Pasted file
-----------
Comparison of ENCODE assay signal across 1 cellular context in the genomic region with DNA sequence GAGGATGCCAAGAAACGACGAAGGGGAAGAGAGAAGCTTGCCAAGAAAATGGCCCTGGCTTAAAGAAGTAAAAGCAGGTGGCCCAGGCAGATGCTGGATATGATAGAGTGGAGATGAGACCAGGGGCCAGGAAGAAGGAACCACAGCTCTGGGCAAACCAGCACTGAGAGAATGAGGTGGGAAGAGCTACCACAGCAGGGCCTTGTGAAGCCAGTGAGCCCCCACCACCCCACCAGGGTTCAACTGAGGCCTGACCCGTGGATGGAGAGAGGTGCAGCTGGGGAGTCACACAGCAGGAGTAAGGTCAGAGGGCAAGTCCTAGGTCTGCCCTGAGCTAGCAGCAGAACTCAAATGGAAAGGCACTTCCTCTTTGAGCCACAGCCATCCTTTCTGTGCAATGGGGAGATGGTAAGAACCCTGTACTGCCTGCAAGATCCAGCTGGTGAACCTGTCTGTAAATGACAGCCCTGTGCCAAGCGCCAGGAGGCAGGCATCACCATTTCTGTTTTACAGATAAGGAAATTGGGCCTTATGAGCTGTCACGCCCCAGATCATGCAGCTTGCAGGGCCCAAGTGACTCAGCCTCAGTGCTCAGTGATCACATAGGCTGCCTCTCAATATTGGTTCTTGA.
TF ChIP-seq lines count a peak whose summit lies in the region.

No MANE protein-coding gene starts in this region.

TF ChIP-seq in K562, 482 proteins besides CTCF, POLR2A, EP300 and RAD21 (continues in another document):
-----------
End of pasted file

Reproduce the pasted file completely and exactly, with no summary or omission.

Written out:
Comparison of ENCODE assay signal across 1 cellular context in the genomic region with DNA sequence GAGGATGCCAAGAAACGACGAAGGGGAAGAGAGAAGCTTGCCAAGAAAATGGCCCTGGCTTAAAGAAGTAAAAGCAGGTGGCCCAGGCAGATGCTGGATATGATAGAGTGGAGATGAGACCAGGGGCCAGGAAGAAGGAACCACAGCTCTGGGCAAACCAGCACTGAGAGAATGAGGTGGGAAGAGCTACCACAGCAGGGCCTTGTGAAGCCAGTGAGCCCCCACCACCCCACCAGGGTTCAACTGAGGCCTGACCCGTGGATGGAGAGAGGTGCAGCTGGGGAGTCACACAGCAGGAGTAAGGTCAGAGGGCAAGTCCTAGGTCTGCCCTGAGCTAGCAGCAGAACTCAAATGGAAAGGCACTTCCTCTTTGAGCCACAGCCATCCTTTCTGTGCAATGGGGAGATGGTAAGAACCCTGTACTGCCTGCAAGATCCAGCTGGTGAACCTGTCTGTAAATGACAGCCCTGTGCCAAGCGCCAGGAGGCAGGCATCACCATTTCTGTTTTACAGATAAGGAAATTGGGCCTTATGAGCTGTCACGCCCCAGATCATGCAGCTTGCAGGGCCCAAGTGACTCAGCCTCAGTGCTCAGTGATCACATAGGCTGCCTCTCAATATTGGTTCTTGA.
TF ChIP-seq lines count a peak whose summit lies in the region.

No MANE protein-coding gene starts in this region.

TF ChIP-seq in K562, 482 proteins besides CTCF, POLR2A, EP300 and RAD21 (continues in another document):